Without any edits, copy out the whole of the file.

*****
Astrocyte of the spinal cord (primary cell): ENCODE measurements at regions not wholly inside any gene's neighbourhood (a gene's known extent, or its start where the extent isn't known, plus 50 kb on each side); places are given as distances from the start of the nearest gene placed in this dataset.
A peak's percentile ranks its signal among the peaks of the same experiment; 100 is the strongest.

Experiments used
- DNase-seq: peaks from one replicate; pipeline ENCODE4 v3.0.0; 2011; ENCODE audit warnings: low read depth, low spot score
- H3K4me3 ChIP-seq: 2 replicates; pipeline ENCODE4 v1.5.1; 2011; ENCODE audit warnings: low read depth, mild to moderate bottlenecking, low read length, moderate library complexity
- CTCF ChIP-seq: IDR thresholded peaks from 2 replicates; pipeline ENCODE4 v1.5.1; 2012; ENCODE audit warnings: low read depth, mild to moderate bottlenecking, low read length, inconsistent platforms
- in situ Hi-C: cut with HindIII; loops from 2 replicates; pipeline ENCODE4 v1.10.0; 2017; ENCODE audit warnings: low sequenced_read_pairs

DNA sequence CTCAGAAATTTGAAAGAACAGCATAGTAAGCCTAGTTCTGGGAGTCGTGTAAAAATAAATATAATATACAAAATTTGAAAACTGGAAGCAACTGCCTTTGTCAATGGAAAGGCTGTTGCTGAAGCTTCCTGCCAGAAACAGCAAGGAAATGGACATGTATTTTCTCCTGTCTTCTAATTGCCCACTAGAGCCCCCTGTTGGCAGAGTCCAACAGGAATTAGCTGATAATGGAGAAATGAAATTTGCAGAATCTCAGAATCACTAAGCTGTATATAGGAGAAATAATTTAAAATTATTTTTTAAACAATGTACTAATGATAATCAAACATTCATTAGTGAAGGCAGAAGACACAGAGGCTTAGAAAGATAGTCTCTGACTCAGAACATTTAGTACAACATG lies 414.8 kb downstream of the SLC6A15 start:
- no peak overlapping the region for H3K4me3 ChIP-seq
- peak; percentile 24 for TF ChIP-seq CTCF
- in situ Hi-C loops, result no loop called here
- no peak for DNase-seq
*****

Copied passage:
Astrocyte of the spinal cord (primary cell): ENCODE measurements at regions not wholly inside any gene's neighbourhood (a gene's known extent, or its start where the extent isn't known, plus 50 kb on each side); places are given as distances from the start of the nearest gene placed in this dataset.
A peak's percentile ranks its signal among the peaks of the same experiment; 100 is the strongest.

Experiments used
- DNase-seq: peaks from one replicate; pipeline ENCODE4 v3.0.0; 2011; ENCODE audit warnings: low read depth, low spot score
- H3K4me3 ChIP-seq: 2 replicates; pipeline ENCODE4 v1.5.1; 2011; ENCODE audit warnings: low read depth, mild to moderate bottlenecking, low read length, moderate library complexity
- CTCF ChIP-seq: IDR thresholded peaks from 2 replicates; pipeline ENCODE4 v1.5.1; 2012; ENCODE audit warnings: low read depth, mild to moderate bottlenecking, low read length, inconsistent platforms
- in situ Hi-C: cut with HindIII; loops from 2 replicates; pipeline ENCODE4 v1.10.0; 2017; ENCODE audit warnings: low sequenced_read_pairs

DNA sequence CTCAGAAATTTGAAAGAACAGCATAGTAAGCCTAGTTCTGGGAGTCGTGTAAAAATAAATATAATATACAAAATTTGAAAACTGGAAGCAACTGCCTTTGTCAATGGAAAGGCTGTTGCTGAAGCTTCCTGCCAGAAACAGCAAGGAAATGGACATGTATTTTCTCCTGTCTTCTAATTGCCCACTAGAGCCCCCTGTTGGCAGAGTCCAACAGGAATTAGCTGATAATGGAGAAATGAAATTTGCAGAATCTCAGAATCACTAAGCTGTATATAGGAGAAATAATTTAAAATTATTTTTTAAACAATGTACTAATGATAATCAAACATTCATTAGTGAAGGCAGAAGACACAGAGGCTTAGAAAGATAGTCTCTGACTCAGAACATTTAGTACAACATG lies 414.8 kb downstream of the SLC6A15 start:
- no peak overlapping the region for H3K4me3 ChIP-seq
- peak; percentile 24 for TF ChIP-seq CTCF
- in situ Hi-C loops, result no loop called here
- no peak for DNase-seq